7 things we learned about royal weddings from the UF Libraries
As Prince Harry and Meghan Markle’s May 19 wedding approaches, UF News turned to the more than six million books, 1.5 million e-books and millions of pages of online resources at the University of Florida Libraries for some fascinating facts about royal weddings.
1. Queen Elizabeth II’s wedding gifts included an ostrich-feather cape from South Africa, a necklace of 96 rubies from Burma and a thousand blankets from Uruguay for London’s poor. Mahatma Gandhi even sent her a shawl he had knitted himself.
2. Queen Victoria’s wedding cake weighed 300 pounds and measured 9 feet around.
3. The popularity of watching royal weddings on TV isn't new: More than 500 million people worldwide watched the wedding of Queen Elizabeth’s daughter, Princess Anne, in 1973.
4. When King Henry III’s sister Isabella married the Holy Roman Emperor Frederick II in 1235, the emperor gave the king three leopards from his private zoo. The cats went to live at the Tower of London, giving rise to the royal menagerie that persisted there for 600 years.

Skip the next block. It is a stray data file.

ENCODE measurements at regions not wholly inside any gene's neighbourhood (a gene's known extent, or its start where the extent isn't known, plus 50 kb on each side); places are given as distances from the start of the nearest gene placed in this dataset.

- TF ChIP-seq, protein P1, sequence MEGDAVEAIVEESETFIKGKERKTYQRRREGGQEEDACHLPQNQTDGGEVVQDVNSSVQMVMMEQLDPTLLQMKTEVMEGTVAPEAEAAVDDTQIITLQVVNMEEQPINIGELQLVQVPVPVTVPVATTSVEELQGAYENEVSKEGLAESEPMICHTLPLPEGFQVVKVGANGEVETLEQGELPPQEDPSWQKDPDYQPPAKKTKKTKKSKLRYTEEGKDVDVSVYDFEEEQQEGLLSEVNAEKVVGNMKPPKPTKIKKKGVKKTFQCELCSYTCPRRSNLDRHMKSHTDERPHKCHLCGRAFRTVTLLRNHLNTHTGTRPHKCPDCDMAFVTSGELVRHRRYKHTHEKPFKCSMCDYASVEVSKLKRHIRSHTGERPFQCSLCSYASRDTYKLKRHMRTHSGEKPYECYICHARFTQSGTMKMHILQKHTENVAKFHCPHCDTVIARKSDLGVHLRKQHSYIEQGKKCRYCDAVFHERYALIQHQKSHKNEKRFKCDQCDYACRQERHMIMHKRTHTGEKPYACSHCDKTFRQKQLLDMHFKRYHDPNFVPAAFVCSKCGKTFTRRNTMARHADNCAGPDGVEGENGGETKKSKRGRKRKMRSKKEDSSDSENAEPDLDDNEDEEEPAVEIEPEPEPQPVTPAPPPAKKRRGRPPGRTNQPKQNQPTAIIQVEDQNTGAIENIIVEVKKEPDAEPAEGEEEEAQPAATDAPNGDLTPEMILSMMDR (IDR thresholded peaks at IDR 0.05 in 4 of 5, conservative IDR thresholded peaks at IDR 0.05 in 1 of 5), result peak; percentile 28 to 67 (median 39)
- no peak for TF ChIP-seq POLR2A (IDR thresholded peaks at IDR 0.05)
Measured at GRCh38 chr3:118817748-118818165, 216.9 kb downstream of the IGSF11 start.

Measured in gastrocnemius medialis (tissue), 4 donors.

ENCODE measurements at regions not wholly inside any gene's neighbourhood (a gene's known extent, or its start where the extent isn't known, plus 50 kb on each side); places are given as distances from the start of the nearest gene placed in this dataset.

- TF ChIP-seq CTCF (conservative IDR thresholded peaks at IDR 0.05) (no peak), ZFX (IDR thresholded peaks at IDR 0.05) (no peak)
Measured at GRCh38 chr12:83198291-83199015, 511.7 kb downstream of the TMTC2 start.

5. Broadcaster Audrey Russell covered Princess Margaret’s 1960 wedding from a “flying coffin” — her designated spot in Westminster Abbey was an open-sided scaffold teetering hundreds of feet above the crowd. She covered another royal wedding three years later from the same spot.
6. More than 70 countries from Barbados to Vanuatu issued postage stamps to commemorate the the wedding of Prince Charles and Princess Diana in 1981.
7. Already binged "The Crown" and want more young Elizabeth? UF students, faculty and staff can see clips from the original 1947 TV coverage of Queen Elizabeth II’s wedding and plenty more royal-wedding content through the UF Libraries’ access to the streaming service Kanopy.